Let’s be clear, there’s nothing gimmicky about the notion of a female Ghostbusters. But there is something inherently tokenistic about putting a female spin on an iconic franchise. Especially when you consider how few opportunities there are for women in original action-comedies. Bridesmaids, Feig’s hysterical directorial breakthrough from 2011, garnered huge amounts of critical and public support, backed up by a healthy box office return (although it still took considerably less at the US box office than The Hangover II). And yet action-comedies featuring female ensemble casts are few and far between. Back in October 2012, Millennium Films outlined plans for an all-female instalment in Sylvester Stallone’s Expendables franchise. If this announcement appeared to signal a sea-change, the title – ExpendaBelles – screamed novelty spin-off. In terms of progress, then, is Ghostbusters 3 another case of two steps forward, one step back?
There is a wider issue here. Put simply, there are not enough original franchises – films not adapted from a best-selling novel or comic book series – being made. Take this year’s summer blockbuster crop. Of the 10 highest-grossing summer movies of 2014 (based on worldwide gross), six were sequels, three adaptations and one a reboot. Only three of those movies passed the Bechdel test (22 Jump Street, Maleficent and Transformers: Age of Extinction), and only Maleficent featured two women in a lead role. Regardless of whether you’re looking at original franchises, sequels or reboots, the fact remains that women are more likely to be found playing stock characters (Scarlett Johansson’s leather-clad femme fatale in Captain America: The Winter Soldier, Emma Stone’s passive girl-next-door in The Amazing Spider-Man 2) than authentically progressive protagonists. Sadly, Hollywood’s idea of a top-line female ensemble in 2014 looks like this.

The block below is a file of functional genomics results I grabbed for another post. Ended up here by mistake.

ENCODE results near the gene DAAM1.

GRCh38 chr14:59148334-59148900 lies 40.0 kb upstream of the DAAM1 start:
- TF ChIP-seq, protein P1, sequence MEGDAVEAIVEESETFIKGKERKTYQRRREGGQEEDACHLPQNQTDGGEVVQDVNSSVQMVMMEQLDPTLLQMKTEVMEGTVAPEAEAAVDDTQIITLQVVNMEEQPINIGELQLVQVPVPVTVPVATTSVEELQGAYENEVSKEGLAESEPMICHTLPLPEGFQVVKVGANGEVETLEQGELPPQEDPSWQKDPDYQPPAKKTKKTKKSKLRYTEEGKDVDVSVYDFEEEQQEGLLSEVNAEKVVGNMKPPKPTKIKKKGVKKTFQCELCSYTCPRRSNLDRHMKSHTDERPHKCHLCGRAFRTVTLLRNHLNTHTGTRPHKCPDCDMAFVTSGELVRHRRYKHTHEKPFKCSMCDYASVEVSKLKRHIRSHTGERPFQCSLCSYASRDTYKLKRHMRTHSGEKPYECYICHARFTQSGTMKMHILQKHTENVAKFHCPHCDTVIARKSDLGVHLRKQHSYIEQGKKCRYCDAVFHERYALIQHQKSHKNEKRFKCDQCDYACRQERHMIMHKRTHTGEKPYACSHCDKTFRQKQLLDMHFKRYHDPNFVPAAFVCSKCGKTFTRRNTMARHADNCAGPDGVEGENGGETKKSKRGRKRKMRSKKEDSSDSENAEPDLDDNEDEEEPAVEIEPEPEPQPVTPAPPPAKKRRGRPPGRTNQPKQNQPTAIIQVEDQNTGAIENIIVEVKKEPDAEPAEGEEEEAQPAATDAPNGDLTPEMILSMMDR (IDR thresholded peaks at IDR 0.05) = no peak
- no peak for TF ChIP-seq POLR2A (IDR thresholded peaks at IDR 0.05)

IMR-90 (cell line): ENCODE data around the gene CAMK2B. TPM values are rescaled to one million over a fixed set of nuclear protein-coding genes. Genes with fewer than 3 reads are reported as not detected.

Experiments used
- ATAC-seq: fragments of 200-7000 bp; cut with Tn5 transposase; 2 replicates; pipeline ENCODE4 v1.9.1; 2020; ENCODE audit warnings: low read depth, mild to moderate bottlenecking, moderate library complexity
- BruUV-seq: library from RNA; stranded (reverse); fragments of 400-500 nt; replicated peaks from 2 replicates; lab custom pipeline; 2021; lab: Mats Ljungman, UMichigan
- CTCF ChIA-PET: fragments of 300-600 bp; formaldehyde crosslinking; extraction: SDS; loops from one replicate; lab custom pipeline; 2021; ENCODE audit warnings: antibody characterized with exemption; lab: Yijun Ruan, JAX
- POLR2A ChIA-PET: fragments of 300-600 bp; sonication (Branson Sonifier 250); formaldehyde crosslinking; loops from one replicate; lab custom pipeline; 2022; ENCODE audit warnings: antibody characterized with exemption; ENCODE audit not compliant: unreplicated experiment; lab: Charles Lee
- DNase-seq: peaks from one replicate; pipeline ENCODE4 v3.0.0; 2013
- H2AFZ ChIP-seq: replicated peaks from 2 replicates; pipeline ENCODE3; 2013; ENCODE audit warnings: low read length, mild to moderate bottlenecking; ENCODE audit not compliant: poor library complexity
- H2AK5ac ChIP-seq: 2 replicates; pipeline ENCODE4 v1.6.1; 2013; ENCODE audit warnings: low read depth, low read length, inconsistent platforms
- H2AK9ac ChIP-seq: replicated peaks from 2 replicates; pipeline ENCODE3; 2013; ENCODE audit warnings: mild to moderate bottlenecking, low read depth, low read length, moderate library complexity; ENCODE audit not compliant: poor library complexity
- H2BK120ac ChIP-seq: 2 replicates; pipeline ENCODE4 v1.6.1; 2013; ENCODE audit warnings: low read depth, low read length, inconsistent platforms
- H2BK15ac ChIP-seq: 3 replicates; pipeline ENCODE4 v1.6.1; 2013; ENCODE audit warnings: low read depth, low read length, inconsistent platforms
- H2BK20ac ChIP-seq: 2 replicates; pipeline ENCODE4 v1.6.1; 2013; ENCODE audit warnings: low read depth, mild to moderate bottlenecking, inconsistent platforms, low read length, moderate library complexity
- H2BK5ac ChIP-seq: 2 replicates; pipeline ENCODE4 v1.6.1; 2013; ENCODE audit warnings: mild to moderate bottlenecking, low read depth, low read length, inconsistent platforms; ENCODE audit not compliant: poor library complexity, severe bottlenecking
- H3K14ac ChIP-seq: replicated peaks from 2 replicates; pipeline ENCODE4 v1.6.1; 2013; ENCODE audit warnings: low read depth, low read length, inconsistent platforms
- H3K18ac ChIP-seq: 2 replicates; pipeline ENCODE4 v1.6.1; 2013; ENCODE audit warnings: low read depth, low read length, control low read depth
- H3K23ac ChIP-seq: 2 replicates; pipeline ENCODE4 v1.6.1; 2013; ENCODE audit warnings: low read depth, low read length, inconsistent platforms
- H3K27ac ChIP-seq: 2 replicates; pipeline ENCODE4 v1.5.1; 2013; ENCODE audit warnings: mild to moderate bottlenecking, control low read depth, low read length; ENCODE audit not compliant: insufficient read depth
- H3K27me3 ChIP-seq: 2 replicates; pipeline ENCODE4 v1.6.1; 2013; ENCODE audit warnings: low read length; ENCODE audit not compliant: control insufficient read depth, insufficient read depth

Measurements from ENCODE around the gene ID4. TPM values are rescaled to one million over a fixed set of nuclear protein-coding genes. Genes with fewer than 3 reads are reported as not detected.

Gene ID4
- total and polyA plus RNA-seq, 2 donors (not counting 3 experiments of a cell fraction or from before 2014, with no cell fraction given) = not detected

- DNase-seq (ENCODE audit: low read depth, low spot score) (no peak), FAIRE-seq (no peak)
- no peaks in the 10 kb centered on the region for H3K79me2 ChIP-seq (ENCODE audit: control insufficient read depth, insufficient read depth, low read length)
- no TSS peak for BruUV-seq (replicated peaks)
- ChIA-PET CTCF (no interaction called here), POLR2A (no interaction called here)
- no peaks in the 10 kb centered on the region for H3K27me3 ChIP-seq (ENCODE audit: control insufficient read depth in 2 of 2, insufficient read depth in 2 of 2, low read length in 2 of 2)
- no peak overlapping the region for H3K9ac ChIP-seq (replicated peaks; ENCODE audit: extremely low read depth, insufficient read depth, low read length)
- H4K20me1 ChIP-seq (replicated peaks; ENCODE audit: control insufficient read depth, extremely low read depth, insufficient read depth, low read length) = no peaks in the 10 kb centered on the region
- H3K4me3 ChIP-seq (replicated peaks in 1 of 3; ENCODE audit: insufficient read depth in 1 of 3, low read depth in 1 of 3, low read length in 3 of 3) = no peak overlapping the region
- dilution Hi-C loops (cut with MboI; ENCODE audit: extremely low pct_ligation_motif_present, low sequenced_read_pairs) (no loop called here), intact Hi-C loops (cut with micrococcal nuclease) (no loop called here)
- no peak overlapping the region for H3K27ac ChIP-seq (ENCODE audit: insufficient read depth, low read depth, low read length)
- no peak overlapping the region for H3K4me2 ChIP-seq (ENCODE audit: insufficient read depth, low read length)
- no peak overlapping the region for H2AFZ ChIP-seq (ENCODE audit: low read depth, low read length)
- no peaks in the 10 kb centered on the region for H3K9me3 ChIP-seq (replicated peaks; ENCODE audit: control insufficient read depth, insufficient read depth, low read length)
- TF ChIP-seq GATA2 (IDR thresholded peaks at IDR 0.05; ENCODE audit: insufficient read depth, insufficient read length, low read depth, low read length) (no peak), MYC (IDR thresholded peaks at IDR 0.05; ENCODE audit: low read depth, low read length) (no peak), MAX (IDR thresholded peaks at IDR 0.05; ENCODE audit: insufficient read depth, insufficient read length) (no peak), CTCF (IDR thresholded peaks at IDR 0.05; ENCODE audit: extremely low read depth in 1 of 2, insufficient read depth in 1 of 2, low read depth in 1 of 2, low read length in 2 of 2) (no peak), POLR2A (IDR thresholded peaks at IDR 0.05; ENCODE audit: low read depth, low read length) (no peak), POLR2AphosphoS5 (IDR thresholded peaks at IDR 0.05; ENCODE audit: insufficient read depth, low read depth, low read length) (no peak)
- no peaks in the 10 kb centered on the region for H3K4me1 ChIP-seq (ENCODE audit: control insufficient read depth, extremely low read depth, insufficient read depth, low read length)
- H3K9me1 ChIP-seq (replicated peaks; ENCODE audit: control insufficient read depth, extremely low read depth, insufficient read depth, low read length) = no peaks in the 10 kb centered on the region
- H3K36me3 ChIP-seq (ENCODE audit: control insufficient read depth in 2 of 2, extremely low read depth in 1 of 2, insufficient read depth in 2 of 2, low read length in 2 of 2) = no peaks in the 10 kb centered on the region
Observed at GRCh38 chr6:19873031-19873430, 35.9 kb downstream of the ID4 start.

On a cultural level, the casting of multiple female leads in both Ghostbusters 3 and ExpendaBelles is significant, as it gives both franchises a different narrative perspective. But these films won’t necessarily create more roles for women, at least not within the rigidly male-dominated franchise format. There’s every chance we’ll see a female Dad’s Army before an original female-led tentpole movie finds its way onto a studio’s slate. A look ahead to what’s coming our way next summer and the picture becomes even more depressing – Pitch Perfect 2 is the only mainstream comedy featuring a female ensemble currently scheduled for release.
Ghostbusters may yet prove to be a step in the right direction, but if the long-term goal is ultimately equal opportunities for women across the film industry, it’s unlikely that this breed of reboot will be the catalyst for the kind of top-down mindset shift that’s required.
**Update – 3 March, 2016**
The first official trailer has just been released. Watch it below and let us know what you think @LWLies
Published 10 Oct 2014
Bleak stats aside, women are making positive steps towards equality.
Read part one of our countdown celebrating the greatest female artists in the film industry.